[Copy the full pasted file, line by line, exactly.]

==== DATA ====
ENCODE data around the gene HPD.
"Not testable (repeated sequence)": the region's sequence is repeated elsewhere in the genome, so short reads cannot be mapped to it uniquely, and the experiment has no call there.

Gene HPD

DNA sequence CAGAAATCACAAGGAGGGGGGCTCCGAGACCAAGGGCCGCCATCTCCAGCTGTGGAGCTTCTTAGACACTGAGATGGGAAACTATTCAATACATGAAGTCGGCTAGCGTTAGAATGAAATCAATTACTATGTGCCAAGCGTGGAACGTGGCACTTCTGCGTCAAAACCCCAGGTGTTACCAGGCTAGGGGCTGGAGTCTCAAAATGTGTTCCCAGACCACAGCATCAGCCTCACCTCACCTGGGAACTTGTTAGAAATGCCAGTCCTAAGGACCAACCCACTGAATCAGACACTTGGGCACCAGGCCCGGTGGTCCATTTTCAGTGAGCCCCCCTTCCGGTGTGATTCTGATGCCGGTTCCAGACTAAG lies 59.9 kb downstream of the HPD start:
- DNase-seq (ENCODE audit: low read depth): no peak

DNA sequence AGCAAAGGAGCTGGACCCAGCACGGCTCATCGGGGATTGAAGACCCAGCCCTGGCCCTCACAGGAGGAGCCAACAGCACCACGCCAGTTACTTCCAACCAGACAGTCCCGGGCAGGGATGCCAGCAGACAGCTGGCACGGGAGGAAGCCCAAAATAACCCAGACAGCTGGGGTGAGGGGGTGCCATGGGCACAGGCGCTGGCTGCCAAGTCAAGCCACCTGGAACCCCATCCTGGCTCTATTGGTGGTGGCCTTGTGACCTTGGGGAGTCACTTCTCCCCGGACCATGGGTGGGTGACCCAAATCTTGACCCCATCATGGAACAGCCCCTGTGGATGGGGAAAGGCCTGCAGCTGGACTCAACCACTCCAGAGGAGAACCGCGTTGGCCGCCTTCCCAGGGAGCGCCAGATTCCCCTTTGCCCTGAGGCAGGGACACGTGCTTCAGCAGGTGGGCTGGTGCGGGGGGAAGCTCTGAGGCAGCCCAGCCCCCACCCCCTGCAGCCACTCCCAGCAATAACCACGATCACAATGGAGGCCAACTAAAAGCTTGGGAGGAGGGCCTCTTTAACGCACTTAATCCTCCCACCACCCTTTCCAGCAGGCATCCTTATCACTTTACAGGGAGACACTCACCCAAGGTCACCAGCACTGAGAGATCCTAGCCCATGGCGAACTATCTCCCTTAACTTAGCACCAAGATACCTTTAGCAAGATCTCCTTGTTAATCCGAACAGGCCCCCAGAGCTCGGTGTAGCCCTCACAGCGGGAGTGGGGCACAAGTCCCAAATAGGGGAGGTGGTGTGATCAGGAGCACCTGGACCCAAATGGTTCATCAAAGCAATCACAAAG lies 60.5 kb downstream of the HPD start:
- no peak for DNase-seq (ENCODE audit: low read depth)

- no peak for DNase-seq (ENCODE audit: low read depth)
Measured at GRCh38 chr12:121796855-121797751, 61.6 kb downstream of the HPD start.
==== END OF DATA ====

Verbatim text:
ENCODE data around the gene HPD.
"Not testable (repeated sequence)": the region's sequence is repeated elsewhere in the genome, so short reads cannot be mapped to it uniquely, and the experiment has no call there.

Gene HPD

DNA sequence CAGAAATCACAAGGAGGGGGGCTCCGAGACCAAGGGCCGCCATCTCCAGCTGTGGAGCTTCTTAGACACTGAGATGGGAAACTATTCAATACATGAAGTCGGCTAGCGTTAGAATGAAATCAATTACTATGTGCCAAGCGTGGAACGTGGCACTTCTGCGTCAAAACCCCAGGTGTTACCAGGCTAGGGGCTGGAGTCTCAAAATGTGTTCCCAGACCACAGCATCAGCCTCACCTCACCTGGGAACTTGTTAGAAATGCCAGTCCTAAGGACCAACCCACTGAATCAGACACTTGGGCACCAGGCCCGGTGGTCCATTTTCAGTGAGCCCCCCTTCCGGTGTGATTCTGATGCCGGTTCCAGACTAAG lies 59.9 kb downstream of the HPD start:
- DNase-seq (ENCODE audit: low read depth): no peak

DNA sequence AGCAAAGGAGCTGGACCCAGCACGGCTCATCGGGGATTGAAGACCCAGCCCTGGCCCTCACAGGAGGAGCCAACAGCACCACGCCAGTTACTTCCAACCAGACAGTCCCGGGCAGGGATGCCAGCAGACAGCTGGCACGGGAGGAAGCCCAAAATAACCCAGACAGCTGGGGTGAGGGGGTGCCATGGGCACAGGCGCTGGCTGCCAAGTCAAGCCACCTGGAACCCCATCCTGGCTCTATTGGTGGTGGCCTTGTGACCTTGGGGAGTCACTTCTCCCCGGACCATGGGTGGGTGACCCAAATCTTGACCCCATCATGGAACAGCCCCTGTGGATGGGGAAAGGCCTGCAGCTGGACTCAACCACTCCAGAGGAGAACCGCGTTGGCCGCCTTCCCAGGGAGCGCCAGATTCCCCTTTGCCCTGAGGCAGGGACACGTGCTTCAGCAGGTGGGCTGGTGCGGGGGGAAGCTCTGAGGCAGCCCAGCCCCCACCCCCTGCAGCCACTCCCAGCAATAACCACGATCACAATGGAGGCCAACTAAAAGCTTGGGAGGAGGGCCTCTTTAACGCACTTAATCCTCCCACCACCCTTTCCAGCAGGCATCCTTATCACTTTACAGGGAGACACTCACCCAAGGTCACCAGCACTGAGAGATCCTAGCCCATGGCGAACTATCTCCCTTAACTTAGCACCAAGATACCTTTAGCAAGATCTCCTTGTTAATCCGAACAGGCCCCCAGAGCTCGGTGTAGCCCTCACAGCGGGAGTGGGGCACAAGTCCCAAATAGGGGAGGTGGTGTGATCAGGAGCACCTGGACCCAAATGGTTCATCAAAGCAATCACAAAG lies 60.5 kb downstream of the HPD start:
- no peak for DNase-seq (ENCODE audit: low read depth)

- no peak for DNase-seq (ENCODE audit: low read depth)
Measured at GRCh38 chr12:121796855-121797751, 61.6 kb downstream of the HPD start.